HAMBURG -- German police have arrested Porsche's powertrain development chief, Joerg Kerner, in connection with parent Volkswagen Group's sweeping diesel emissions violations, sources said.
Kerner is being held on remand as he is seen as a flight risk, the sources said.
Earlier this week German prosecutors searched around 10 premises in Bavaria and Baden-Wuerttemberg as part of inquiries into emissions manipulations.
They said they were investigating three suspects, including a management board member, a member of Porsche's higher management and a suspect who is no longer employed at Porsche. No names were released.
Kerner, who is now in custody, joined Audi from Robert Bosch in 2004. He built Audi's engine and transmission electronics design, software and functional development division. Audi has been accused of first developing the software that enabled VW to rig up to 11 million diesel engines to hide high emissions.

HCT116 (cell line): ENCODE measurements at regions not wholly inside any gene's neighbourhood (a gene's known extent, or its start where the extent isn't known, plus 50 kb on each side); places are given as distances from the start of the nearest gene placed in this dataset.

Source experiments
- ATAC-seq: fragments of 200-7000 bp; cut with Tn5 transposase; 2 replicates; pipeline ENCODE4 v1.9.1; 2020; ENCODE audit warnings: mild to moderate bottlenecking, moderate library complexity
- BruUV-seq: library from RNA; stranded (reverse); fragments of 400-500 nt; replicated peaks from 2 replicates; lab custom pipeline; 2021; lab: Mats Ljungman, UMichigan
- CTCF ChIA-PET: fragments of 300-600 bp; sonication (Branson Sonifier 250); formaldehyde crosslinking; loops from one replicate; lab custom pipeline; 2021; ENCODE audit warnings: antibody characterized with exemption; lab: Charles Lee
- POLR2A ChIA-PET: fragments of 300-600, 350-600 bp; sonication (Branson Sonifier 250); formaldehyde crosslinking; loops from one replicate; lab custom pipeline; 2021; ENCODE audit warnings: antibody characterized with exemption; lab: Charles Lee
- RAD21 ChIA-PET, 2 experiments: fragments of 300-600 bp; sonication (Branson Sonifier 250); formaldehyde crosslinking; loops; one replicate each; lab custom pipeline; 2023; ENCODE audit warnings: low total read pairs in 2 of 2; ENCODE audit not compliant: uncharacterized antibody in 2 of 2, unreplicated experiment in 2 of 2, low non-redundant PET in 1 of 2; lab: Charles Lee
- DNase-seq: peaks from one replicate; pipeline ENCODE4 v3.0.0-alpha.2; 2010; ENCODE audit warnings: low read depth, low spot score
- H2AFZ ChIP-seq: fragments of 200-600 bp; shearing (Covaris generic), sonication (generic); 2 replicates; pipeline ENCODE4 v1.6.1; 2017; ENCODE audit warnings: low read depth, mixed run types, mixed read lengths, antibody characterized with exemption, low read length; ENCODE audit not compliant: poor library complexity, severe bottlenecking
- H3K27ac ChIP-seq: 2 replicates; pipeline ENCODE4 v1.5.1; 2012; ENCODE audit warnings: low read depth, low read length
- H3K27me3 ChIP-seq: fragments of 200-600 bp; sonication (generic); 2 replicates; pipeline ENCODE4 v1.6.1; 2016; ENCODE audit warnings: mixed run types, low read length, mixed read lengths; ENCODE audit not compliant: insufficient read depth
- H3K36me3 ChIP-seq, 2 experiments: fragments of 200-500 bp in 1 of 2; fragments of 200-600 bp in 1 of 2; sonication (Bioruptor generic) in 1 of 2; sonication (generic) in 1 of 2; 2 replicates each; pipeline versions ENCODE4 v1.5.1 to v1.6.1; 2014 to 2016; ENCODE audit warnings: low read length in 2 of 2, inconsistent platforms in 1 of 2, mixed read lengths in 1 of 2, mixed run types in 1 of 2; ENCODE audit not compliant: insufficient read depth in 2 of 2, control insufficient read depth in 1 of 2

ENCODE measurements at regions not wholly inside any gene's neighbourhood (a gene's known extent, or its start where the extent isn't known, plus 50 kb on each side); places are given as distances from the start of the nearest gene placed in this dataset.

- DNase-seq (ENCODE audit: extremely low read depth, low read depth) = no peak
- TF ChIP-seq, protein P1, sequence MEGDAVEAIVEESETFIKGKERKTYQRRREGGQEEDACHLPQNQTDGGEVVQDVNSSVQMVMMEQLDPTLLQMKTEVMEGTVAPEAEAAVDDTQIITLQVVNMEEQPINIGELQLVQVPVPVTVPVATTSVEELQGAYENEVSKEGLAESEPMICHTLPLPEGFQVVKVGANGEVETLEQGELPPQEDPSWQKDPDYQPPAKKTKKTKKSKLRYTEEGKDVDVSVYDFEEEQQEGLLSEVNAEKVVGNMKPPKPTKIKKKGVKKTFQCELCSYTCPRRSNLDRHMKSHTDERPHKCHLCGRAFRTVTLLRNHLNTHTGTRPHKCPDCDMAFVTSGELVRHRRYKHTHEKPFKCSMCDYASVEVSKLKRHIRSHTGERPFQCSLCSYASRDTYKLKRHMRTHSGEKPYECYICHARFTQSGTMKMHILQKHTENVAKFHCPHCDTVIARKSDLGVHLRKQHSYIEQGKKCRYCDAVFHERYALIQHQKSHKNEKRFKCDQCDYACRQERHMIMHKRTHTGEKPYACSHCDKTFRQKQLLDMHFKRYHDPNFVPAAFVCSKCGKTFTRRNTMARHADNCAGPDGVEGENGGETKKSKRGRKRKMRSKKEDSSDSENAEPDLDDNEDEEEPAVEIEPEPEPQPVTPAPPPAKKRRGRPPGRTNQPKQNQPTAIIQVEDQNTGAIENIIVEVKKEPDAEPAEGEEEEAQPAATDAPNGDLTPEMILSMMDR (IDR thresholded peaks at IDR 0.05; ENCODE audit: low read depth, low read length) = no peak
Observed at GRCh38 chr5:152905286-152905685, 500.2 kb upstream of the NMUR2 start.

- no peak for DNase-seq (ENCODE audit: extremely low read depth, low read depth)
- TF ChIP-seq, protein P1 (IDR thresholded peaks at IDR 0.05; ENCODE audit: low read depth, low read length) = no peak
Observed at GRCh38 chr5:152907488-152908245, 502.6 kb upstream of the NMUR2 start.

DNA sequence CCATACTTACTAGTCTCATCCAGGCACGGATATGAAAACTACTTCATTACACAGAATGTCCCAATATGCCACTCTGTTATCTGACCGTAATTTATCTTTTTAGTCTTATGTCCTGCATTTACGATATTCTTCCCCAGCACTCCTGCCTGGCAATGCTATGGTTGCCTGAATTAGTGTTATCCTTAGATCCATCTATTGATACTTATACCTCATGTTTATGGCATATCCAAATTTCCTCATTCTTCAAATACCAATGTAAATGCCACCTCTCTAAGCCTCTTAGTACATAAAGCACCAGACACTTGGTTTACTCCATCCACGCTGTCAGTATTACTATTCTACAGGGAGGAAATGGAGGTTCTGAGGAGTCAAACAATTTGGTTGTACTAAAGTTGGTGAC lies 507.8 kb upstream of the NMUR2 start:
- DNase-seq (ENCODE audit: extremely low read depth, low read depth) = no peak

Kerner is regarded as a confidant of former Volkswagen Group CEO Matthias Mueller, who served as Porsche CEO before taking the top post at VW.
Kerner also worked closely with VW Group's former top engineer Wolfgang Hatz, who was arrested last year.
The management board member under investigation is r&d chief Michael Steiner, the Sueddeutsche newspaper reported Friday.
Among those being investigated is Michael Steiner, board member and head of development at Porsche, another source said.
Porsche declined to comment on the investigation, saying it was an ongoing matter, and declined to make Steiner available for comment.
Earlier this year, prosecutors widened an investigation into Audi, which developed a 3.0 liter V-6 diesel engine that was used in about 80,000 VW, Audi and Porsche models found to have been equipped with illicit software.
"The prosecution is now accusing the three suspects and Porsche itself of having known that these engines contained illicit engine control devices," Porsche CEO Oliver Blume told staff in a memo, excerpts of which were seen by Reuters on Friday.
"We reject these allegations and will do our utmost to clear up the matter," Blume said in the memo, which was first reported by the newspaper Bild am Sonntag earlier on Friday.
He appealed to staff not to let themselves be rattled by the investigation and to have faith in management to handle the matter as quickly as possible.
"We owe it to our customers and the public, which trust the Porsche brand and can continue to do so," he said.
Reuters contributed to this report.